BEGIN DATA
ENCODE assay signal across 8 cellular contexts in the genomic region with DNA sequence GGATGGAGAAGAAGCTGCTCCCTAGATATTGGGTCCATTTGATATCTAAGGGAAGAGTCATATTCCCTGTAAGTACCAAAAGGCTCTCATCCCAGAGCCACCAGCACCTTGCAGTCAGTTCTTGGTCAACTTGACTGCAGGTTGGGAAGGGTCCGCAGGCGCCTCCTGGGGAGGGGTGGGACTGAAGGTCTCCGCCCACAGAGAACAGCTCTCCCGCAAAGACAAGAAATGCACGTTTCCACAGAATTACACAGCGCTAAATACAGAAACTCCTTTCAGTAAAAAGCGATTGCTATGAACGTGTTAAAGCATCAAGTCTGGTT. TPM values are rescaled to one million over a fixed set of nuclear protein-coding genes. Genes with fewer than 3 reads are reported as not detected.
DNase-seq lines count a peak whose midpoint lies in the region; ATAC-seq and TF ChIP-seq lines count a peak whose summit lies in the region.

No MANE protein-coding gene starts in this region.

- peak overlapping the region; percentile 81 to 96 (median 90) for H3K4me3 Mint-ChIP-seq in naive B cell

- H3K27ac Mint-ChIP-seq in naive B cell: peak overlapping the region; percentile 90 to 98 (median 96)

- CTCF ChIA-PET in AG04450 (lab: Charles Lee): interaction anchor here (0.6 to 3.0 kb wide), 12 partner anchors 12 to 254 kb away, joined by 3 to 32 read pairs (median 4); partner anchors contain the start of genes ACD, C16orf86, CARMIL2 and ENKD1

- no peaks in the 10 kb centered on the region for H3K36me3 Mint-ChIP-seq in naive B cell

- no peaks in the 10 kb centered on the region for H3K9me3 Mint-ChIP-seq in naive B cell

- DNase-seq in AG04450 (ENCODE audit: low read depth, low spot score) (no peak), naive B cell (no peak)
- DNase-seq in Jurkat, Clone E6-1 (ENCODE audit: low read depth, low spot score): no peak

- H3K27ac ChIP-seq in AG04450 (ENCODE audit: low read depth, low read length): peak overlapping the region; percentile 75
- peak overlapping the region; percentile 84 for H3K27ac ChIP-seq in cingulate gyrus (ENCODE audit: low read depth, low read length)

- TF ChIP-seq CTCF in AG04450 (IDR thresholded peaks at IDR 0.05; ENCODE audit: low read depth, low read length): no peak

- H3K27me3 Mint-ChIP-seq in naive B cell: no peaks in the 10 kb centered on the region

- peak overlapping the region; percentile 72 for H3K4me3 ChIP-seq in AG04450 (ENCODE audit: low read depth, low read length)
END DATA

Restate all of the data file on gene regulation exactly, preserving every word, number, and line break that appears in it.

ENCODE assay signal across 8 cellular contexts in the genomic region with DNA sequence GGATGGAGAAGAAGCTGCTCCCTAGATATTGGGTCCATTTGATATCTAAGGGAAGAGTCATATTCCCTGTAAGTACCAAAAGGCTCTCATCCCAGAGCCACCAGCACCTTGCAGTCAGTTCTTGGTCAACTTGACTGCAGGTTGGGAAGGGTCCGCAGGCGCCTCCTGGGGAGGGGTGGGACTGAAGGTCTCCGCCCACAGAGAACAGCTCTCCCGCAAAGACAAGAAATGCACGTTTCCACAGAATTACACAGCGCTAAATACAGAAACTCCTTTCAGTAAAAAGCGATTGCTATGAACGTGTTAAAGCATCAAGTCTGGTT. TPM values are rescaled to one million over a fixed set of nuclear protein-coding genes. Genes with fewer than 3 reads are reported as not detected.
DNase-seq lines count a peak whose midpoint lies in the region; ATAC-seq and TF ChIP-seq lines count a peak whose summit lies in the region.

No MANE protein-coding gene starts in this region.

- peak overlapping the region; percentile 81 to 96 (median 90) for H3K4me3 Mint-ChIP-seq in naive B cell

- H3K27ac Mint-ChIP-seq in naive B cell: peak overlapping the region; percentile 90 to 98 (median 96)

- CTCF ChIA-PET in AG04450 (lab: Charles Lee): interaction anchor here (0.6 to 3.0 kb wide), 12 partner anchors 12 to 254 kb away, joined by 3 to 32 read pairs (median 4); partner anchors contain the start of genes ACD, C16orf86, CARMIL2 and ENKD1

- no peaks in the 10 kb centered on the region for H3K36me3 Mint-ChIP-seq in naive B cell

- no peaks in the 10 kb centered on the region for H3K9me3 Mint-ChIP-seq in naive B cell

- DNase-seq in AG04450 (ENCODE audit: low read depth, low spot score) (no peak), naive B cell (no peak)
- DNase-seq in Jurkat, Clone E6-1 (ENCODE audit: low read depth, low spot score): no peak

- H3K27ac ChIP-seq in AG04450 (ENCODE audit: low read depth, low read length): peak overlapping the region; percentile 75
- peak overlapping the region; percentile 84 for H3K27ac ChIP-seq in cingulate gyrus (ENCODE audit: low read depth, low read length)

- TF ChIP-seq CTCF in AG04450 (IDR thresholded peaks at IDR 0.05; ENCODE audit: low read depth, low read length): no peak

- H3K27me3 Mint-ChIP-seq in naive B cell: no peaks in the 10 kb centered on the region

- peak overlapping the region; percentile 72 for H3K4me3 ChIP-seq in AG04450 (ENCODE audit: low read depth, low read length)